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InfoQ Homepage News Reactions to Mark Reinhold's Recent Announcement of Project Jigsaw's Delay

Reactions to Mark Reinhold's Recent Announcement of Project Jigsaw's Delay

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Java developers across the ecosystem have been swift to react to Mark Reinhold's announcement last week that project Jigsaw, Oracle's planned modularity framework for Java, will now be delayed until Java 9, as previously reported on InfoQ. Jigsaw was originally scheduled to ship with Java 7 in 2011, then was deferred to Java 8, and is now delayed again until 2015.

The reactions to Mark Reinhold's blog are broadly divided into three camps:

  1. Good agile development: Release early, release often; if Jigsaw is late defer it to the next release and deliver Java 8 on time.
  2. Java 8 without Jigsaw is not worth the disk it's written to. Just wait for Jigsaw.
  3. Jigsaw has already been delayed twice and who knows if it will ever be delivered. Give up, Oracle and put your weight behind an existing technology.

Project Jigsaw is intended to deliver on two distinct sets of requirements:

  1. Separate the Java platform into distinct, independent modules that can be excluded until needed.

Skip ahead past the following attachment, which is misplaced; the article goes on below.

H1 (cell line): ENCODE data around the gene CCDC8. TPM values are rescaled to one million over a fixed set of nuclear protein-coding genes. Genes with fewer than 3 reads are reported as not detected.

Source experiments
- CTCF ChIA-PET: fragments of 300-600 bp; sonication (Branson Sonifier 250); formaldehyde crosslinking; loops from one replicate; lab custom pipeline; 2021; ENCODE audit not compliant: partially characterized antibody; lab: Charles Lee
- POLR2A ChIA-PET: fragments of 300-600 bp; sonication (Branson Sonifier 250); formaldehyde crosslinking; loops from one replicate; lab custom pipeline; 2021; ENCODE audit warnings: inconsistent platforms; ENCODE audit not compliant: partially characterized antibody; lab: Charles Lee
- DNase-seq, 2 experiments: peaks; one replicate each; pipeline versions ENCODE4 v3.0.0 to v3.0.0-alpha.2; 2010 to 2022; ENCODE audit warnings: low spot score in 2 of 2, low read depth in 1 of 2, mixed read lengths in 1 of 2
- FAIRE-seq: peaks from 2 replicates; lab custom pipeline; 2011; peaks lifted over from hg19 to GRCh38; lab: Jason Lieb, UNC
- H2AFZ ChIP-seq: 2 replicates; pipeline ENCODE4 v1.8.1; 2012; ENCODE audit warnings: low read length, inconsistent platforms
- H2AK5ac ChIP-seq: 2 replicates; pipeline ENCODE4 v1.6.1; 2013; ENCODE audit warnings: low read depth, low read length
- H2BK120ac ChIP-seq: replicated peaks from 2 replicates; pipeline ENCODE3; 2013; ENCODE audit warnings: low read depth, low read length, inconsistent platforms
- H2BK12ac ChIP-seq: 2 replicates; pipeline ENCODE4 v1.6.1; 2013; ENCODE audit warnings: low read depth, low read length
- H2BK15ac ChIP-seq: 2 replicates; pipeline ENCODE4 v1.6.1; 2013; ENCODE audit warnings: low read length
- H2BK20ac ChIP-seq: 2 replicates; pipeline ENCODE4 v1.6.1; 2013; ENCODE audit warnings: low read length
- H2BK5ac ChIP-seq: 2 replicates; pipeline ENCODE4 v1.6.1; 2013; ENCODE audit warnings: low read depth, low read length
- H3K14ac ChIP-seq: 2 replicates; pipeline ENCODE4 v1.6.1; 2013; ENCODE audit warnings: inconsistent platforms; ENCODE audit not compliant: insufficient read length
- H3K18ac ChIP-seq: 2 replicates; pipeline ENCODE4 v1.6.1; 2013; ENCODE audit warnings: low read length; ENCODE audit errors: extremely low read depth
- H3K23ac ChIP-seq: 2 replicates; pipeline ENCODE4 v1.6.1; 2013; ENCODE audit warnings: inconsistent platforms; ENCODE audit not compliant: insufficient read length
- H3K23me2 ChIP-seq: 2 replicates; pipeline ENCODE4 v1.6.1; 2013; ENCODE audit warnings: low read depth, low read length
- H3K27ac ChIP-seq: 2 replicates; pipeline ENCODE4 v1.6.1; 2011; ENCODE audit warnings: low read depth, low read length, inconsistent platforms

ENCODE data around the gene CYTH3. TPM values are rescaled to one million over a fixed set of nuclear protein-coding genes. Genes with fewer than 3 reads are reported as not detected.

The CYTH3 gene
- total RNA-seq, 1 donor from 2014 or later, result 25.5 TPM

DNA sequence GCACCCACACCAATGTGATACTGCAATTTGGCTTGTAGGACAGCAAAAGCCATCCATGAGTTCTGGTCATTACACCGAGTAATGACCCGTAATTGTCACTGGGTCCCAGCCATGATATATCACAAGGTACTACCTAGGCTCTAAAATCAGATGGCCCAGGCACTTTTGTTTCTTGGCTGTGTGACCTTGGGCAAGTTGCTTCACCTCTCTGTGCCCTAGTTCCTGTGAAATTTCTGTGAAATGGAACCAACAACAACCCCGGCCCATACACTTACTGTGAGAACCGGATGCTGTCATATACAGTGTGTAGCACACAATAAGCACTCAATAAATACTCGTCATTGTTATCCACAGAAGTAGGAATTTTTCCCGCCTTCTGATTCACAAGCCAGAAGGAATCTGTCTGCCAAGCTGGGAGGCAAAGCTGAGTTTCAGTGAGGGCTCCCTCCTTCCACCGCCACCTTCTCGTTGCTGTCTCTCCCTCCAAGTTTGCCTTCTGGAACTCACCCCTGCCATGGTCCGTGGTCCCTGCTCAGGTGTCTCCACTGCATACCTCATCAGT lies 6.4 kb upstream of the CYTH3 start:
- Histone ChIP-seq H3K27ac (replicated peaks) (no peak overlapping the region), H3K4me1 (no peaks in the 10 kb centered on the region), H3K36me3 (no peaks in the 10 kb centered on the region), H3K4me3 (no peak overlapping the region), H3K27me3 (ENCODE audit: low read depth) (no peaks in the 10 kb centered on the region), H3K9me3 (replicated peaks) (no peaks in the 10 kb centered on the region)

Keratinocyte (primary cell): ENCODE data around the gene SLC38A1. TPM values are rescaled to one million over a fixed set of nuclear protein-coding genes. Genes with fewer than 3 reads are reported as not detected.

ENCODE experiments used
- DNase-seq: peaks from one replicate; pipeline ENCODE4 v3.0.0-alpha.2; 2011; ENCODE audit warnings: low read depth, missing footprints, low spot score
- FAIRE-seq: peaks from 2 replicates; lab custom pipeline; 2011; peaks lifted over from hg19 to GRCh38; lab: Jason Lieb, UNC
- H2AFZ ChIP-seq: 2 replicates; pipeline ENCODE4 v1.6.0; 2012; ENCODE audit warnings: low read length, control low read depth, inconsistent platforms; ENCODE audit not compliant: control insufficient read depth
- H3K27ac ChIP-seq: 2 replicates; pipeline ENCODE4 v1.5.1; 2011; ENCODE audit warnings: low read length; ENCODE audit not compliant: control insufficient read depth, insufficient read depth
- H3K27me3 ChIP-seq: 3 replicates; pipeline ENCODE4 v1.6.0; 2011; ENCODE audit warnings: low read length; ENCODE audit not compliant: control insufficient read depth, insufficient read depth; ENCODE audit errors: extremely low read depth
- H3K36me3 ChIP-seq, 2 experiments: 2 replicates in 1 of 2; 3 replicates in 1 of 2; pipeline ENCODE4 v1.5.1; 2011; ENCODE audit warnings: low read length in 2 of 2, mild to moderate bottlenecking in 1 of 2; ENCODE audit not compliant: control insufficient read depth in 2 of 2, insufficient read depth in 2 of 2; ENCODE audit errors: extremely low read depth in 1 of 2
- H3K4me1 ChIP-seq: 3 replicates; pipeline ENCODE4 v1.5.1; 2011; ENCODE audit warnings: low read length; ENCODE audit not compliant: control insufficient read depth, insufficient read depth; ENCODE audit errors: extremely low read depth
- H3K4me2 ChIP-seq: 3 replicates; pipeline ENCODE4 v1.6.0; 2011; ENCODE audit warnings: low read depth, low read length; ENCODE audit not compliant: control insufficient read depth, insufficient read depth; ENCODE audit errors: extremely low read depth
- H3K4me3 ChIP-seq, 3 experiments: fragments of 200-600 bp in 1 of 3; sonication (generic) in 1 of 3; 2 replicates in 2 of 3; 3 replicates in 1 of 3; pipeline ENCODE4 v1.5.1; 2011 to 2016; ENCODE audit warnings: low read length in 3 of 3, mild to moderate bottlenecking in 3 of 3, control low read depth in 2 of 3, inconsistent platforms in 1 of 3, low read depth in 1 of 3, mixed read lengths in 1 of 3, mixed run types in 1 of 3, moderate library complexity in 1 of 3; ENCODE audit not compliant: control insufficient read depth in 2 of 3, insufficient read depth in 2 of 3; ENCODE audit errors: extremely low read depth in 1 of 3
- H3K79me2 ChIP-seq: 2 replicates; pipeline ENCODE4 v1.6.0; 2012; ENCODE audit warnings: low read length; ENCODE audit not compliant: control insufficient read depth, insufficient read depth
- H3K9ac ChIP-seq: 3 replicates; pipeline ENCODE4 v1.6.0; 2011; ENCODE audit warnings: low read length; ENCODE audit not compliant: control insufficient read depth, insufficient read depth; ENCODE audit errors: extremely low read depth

2. Provide a platform for building and delivering modular applications.

Reactions to the news seem to depend on where people fall between those two poles:

OSGi supporters feel that OSGi is already well established as a modularity framework for Java applications, so there's some frustration about the direction Oracle has taken.

Former Technical Director at OSGi Peter Kriens told InfoQ it is time for projects to stop waiting for modularity and jump on OSGi:

If Sun/Oracle had not wasted the last seven years playing out their "Not Invented Here" syndrome we would have had a much more productive industry; it is clear that adoption of OSGi has suffered because of the resulting Fear, Uncertainty, and Doubt. If this new "planning" holds then we'll have (limited) modularity in the VM around 2015. A full lost decade after JSR 277 and an astounding 17 years after OSGi was founded. If you were holding your breath for Jigsaw it is now time to adopt OSGi to gain the advantages of modularity. Not only is there no alternative, tooling has really improved with bndtools.